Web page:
The nature of Bertholt’s work is constantly changing from quick brainstorming illustrations, to product design problem-solving, to coming up with new packaging concepts. “I will always love drawing and illustration, but I love design because of the problem solving aspect of it,” he said. “Variety is the spice of life – so if I’m doing the same thing over and over again, I’ll go insane. The switching of tasks makes it a rich and exciting career,” he said.
This also means that he has a lot of legwork to do in terms of research before he goes to the drawing table. “With almost any project, you’re learning something new – that’s what makes it challenging. My business is in some ways not specializing. You bring something different to the table in that you have a broad perspective of many different items. Your solution for any problem is not going to be something that someone who’s seeped in the industry for 20 years will think of, but you need to learn that industry in order to solve the problem.”
Bertholt recently worked with a Cincinnati-based start-up called Frameri Eyewear that wanted to create interchangeable eyewear, but didn’t have an understanding of how to design or manufacture it. “I worked with a good buddy who is a designer. The first problem we tackled was how to swap lenses between frames. We came up with a clever, special cut within the frame that a lens can snap in and out of easily.”
Thus, they created a means for a customer to invest in one pair of prescription lenses, but own several compatible frames in different colors and styles. “You could change glasses every day, even match them to your outfit,” Bertholt said. “It’s a cool fashion thing and it’s more affordable. Glasses are ridiculously expensive, but this company wanted to cut out a lot of BS in between and give you a good product for a very good price.”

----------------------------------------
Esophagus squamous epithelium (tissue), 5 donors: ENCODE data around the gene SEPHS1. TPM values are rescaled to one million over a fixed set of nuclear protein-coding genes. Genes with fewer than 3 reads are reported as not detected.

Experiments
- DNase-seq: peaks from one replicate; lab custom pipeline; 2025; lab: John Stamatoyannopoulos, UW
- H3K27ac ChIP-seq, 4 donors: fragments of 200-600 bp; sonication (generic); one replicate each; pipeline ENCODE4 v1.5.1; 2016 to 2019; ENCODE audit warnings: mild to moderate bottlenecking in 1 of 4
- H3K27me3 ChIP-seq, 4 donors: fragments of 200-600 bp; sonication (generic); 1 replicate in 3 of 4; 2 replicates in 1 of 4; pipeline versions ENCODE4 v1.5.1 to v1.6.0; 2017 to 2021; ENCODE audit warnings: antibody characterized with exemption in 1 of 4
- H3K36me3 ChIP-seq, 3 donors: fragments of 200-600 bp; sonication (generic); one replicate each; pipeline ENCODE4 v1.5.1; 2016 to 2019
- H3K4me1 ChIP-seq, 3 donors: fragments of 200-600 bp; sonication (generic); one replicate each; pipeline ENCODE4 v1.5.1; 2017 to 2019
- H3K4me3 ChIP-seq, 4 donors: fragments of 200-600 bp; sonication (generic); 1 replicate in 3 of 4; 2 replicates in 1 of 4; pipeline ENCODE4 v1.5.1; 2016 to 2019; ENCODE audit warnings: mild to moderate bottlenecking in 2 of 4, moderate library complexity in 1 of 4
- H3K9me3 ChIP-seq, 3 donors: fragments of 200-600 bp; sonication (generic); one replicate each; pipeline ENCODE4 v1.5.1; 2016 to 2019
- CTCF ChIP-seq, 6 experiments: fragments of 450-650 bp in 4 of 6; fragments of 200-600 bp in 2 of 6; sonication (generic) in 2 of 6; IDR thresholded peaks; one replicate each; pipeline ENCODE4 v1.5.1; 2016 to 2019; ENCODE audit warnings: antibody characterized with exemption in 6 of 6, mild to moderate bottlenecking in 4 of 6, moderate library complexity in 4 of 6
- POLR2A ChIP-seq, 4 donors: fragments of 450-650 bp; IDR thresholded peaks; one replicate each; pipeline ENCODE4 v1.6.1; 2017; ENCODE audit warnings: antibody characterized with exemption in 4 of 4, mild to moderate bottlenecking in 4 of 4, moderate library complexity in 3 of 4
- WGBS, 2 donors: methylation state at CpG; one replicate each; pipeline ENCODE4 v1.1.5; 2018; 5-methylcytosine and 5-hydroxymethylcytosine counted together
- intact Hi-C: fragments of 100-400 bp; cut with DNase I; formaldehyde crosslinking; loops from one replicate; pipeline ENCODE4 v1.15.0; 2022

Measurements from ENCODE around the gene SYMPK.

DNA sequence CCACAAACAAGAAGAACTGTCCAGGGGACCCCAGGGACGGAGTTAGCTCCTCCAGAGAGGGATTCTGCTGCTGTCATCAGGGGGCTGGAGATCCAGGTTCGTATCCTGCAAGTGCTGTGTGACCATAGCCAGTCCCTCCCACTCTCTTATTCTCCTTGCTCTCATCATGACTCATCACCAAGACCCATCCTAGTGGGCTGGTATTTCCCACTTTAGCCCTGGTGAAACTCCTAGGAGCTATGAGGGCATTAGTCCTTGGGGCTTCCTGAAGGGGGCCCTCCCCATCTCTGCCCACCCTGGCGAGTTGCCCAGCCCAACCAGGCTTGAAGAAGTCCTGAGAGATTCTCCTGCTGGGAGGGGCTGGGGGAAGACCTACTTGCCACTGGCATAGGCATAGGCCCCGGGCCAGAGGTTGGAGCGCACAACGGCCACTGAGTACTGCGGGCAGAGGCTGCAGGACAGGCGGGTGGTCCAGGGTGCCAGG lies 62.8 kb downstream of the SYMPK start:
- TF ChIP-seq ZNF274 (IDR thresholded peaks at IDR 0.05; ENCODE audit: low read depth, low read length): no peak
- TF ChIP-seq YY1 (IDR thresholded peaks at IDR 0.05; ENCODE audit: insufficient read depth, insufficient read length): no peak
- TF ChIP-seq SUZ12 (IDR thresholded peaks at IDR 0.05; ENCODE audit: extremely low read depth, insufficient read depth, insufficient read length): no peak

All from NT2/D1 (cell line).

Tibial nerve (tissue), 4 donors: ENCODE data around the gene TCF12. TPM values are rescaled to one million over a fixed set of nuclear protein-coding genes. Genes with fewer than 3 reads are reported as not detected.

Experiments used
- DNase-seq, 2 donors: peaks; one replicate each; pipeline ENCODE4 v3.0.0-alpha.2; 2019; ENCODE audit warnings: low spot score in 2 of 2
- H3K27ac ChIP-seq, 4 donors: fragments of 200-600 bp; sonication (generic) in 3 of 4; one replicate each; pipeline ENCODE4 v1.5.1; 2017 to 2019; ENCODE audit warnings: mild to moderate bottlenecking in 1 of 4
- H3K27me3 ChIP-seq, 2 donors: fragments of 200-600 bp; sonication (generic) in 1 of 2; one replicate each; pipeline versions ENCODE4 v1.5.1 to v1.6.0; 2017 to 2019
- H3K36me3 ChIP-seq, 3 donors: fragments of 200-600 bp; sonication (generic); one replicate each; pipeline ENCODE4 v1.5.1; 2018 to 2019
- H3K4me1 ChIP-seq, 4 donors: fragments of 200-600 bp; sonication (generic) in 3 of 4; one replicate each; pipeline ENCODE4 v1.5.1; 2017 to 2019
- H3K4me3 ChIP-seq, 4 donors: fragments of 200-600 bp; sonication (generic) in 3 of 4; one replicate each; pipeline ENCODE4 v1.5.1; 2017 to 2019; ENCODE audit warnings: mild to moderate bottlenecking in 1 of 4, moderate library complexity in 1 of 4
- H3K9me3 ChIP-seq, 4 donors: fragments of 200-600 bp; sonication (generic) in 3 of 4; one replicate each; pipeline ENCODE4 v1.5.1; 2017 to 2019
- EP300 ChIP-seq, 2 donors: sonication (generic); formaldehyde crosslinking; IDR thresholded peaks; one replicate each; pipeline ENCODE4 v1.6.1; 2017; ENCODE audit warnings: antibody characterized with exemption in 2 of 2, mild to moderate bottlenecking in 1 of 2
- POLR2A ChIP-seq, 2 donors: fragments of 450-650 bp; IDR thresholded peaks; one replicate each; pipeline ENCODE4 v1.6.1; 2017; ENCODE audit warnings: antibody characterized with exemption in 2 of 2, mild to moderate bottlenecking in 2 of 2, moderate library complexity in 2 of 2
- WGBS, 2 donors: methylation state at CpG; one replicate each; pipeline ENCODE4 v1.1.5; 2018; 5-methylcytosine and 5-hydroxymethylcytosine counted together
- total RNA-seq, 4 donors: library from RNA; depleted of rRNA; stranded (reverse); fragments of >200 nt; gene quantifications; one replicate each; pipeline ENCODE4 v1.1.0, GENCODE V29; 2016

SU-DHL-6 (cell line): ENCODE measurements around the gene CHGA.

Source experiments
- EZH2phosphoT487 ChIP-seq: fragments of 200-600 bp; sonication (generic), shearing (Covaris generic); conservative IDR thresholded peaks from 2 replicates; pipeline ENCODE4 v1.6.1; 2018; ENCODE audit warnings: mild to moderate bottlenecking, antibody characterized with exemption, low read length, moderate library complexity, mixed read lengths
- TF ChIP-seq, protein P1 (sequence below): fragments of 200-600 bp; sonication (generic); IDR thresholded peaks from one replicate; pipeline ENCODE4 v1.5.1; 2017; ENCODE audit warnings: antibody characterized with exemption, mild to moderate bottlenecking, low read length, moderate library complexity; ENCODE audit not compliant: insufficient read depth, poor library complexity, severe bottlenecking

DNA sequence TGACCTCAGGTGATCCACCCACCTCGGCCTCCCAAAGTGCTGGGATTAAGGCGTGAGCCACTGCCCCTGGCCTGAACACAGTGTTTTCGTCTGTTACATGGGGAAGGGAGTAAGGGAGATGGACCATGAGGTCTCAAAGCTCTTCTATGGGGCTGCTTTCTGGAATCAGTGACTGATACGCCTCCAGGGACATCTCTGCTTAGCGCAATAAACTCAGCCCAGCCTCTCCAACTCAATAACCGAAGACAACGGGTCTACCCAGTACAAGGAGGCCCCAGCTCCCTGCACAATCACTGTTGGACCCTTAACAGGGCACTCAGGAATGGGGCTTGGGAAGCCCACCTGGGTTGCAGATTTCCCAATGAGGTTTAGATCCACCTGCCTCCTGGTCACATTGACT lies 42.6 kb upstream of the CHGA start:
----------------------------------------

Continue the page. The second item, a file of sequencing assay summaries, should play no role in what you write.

Bertholt’s diverse client base gives him the opportunity to spend time working with both start-ups and well established brands. His work with larger companies often consists of creating photorealistic images of a product concept to test its appeal to consumers. “I’m going to be doing some work with The Hershey Company to come up with new ideas and visuals for their candy sphere,” he said. “I’ve worked with them a number of times in the past and they’re a really fun team to work with. You can’t be too serious working at a candy company.”
He also enjoys helping start-up companies develop a concept into something visual so they can go out and seek funding to get a project off the ground. “Startups are exciting because what you’re doing has such an immediate visceral effect on the company itself, simply because it’s tiny,” he said. “When you’re working with a giant behemoth of a company it might be a decade before you see how your work has an impact down the line. With a start-up, it’s immediate.”
Having only lived in Buffalo for a year, Bertholt is still looking to establish relationships with more local clients. He’s also going to be hosting some workshops at the Foundry early next year on design software like Adobe Illustrator and Photoshop. “A lot of people need to use the programs once in a while, but it’s intimidating to use a new tool,” he said. “Start-ups usually don’t know a lot, so giving them those tools and insight is a whole separate exciting part of it, too.”